Acceptance of electric cars was initially hampered by a lack of power infrastructure, but by 1912, many homes were wired for electricity, enabling a surge in the popularity of the cars. At the turn of the century, 40 percent of American automobiles were powered by steam, 38 percent by electricity, and 22 percent by gasoline. 33,842 electric cars were registered in the United States, and the United States of America became the country where electric cars had gained the most acceptance. Sales of electric cars peaked in 1912.
Proposed as early as 1896 in order to overcome the lack of recharging infrastructure, a exchangeable battery service was first put into practice by Hartford Electric Light Company for electric trucks. The vehicle owner purchased the vehicle from General Electric Company (GVC) without a battery and the electricity was purchased from Hartford Electric through an exchangeable battery. The owner paid a variable per-mile charge and a monthly service fee to cover maintenance and storage of the truck. The service was provided between 1910 to 1924 and during that period covered more than 6 million miles. Beginning in 1917 a similar service was operated in Chicago for owners of Milburn Light Electric cars who also could buy the vehicle without the batteries. (Wikipedia)
Random Pat-Downs Turn PATCO Into Police State: Commuters' clothing, pockets, bags and vehicles to be randomly searched Commuters who ride PATCO trains between southern New Jersey and Philadelphia should expect random searches of their clothing, pockets, bags and vehicles on their morning trip to work.
Twelve Transportation Security Administration screeners, armed with an explosive-sniffing K-9, checked 663 commuter bags randomly selected from the morning rush at the Lindenwold station Tuesday.
"It was chaotic," Kevin Greczyn, an accountant from Magnolia who commutes to Philadelphia daily, told the Courier Post. "Nobody was sure what was happening, whether it was safe to get on the train, or whether we were carrying something we shouldn't be.” (NBC)
Homeland Security to test iris scanners The Homeland Security Department plans to test futuristic iris scan technology that stores digital images of people's eyes in a database and is considered a quicker alternative to fingerprints.
The department will run a two-week test in October of commercially sold iris scanners at a Border Patrol station in McAllen, Texas, where they will be used on illegal immigrants, said Arun Vemury, program manager at the department's Science and Technology branch.
"The test will help us determine how viable this is for potential (department) use in the future," Vemury said.
Iris scanners are little used, but a new generation of cameras that capture images from 6 feet away instead of a few inches has sparked interest from government agencies and financial firms, said Patrick Grother, a National Institute of Standards and Technology computer scientist. The technology also has sparked objections from the American Civil Liberties Union. (USA Today)
CDC allegedly falsifies reports--ignoring up to 3,587 Miscarriages from H1N1 Vaccine A shocking report from the National Coalition of Organized Women (NCOW) presented data from two different sources demonstrating that the 2009/10 H1N1 vaccines contributed to an estimated 1,588 miscarriages and stillbirths. A corrected estimate may be as high as 3,587 cases. NCOW also highlights the disturbing fact that the CDC failed to inform their vaccine providers of the incoming data of the reports of suspected H1N1 vaccine related fetal demise.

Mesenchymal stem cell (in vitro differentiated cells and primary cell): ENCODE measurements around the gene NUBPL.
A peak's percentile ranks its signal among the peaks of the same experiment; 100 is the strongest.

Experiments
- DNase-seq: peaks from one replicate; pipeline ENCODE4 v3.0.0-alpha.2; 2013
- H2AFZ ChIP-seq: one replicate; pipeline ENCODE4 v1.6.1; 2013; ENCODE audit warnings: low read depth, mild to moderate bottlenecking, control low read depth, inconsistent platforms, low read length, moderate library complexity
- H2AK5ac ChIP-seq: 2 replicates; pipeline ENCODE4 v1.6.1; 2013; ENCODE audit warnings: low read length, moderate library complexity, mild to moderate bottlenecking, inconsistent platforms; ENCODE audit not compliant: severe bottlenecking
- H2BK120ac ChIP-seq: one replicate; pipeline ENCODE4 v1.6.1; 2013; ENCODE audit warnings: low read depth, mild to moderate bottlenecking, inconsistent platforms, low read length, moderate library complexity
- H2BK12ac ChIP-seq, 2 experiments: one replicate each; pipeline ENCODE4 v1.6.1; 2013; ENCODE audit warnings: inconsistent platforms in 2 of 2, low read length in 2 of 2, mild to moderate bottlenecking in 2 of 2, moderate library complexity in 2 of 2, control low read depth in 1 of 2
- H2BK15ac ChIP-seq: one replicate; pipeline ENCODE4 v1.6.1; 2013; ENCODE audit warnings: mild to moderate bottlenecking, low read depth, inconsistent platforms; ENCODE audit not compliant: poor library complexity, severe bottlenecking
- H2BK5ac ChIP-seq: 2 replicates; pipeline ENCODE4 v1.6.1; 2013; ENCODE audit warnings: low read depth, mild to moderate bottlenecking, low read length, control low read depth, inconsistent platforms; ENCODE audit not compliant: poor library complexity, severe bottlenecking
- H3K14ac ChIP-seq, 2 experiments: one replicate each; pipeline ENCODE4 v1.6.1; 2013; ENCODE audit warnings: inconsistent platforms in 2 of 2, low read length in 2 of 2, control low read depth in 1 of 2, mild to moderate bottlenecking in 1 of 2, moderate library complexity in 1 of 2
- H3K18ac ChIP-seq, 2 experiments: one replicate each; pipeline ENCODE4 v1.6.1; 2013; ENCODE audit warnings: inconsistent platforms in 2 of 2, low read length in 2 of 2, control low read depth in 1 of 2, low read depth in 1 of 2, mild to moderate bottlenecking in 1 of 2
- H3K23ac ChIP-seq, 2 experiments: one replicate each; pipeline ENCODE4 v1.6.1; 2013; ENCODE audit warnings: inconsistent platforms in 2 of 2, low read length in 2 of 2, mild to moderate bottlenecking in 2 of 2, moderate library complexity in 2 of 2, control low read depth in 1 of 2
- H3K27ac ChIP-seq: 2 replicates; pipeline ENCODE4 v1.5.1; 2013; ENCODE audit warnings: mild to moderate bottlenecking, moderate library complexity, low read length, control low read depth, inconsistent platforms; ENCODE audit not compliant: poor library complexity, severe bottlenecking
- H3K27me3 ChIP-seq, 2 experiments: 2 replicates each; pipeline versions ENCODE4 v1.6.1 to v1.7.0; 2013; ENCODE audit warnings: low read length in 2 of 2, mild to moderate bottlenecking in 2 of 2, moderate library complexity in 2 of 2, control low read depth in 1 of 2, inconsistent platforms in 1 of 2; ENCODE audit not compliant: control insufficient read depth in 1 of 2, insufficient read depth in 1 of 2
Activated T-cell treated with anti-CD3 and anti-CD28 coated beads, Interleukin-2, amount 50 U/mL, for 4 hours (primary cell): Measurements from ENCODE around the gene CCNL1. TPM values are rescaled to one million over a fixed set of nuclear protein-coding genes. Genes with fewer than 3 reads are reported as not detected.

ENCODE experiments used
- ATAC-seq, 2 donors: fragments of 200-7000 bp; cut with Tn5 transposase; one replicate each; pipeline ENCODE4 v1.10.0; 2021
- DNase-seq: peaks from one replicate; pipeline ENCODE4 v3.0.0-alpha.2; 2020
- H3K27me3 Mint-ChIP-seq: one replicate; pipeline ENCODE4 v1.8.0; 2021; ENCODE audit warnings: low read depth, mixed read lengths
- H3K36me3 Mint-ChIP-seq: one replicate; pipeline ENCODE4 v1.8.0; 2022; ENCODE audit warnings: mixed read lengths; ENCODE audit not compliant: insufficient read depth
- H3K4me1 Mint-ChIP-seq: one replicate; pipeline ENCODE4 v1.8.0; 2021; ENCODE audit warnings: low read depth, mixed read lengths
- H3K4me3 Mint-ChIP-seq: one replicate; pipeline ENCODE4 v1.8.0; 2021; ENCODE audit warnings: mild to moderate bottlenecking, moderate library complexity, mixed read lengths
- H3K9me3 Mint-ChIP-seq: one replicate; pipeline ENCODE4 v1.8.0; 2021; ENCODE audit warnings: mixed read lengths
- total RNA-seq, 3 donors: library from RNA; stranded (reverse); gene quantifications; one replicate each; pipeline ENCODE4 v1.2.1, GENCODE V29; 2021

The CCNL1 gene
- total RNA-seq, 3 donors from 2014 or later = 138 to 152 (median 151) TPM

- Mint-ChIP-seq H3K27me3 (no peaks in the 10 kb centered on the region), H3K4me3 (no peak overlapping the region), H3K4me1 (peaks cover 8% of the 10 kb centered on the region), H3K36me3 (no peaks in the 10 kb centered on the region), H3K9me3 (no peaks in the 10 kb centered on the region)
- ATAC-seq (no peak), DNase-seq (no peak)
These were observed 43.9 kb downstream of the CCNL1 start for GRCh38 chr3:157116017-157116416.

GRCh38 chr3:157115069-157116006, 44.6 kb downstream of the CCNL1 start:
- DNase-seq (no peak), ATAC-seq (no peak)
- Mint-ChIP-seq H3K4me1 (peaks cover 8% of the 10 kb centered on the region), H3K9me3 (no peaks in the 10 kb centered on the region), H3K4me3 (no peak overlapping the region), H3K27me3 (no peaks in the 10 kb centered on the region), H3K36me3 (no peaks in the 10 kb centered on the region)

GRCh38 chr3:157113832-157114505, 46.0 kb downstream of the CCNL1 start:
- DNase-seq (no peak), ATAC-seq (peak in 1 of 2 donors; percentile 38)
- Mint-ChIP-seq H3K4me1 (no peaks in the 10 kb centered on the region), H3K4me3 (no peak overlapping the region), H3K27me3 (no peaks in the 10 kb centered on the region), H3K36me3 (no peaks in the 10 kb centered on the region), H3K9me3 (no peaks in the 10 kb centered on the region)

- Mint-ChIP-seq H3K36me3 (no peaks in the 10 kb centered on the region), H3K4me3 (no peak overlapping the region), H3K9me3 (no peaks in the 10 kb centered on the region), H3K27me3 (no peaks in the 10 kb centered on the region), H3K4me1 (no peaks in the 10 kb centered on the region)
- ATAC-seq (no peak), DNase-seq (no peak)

NCOW collected the data from pregnant women (age 17-45 years) that occurred after they were administered a 2009 A-H1N1 flu vaccine. The raw data is available on the website.
Using the Vaccine Adverse Event Reporting System (VAERS), including updates through July 11, 2010 as a second ascertainment source, capture-recapture statistical methods* were used to estimate the true number of miscarriages and stillbirths following A-H1N1 flu vaccination in the U.S. Typically, even so-called "complete" studies conducted by the CDC have been shown to miss from 10% to 90% of the actual cases because of under-reporting. (National Coalition of Organized Women)
Al-Qaeda likely to try small-scale attacks on U.S., officials say Al-Qaeda and its allies are likely to attempt small-scale, less sophisticated terrorist attacks in the United States, senior Obama administration officials said Wednesday, noting that it's extremely difficult to detect such threats in advance.
"Unlike large-scale, coordinated, catastrophic attacks, executing smaller-scale attacks requires less planning and fewer pre-operational steps," said Homeland Security Secretary Janet Napolitano, testifying before the Senate Homeland Security and Governmental Affairs Committee. "Accordingly, there are fewer opportunities to detect such an attack before it occurs." (Washington Post)
Extremist Web Sites Are Using U.S. Hosts: Ease and Anonymity Draw Taliban, al-Qaeda On March 25, a Taliban Web site claiming to be the voice of the "Islamic Emirate of Afghanistan" boasted of a deadly new attack on coalition forces in that country. Four soldiers were killed in an ambush, the site claimed, and the "mujahideen took the weapons and ammunition as booty."
Most remarkable about the message was how it was delivered. The words were the Taliban's, but they were flashed around the globe by an American-owned firm located in a leafy corner of downtown Houston.
The Texas company, a Web-hosting outfit called ThePlanet, says it simply rented cyberspace to the group and had no clue about its Taliban connections. For more than a year, the militant group used the site to rally its followers and keep a running tally of suicide bombings, rocket attacks and raids against U.S. and allied troops. The cost of the service: roughly $70 a month, payable by credit card. (Washington Post)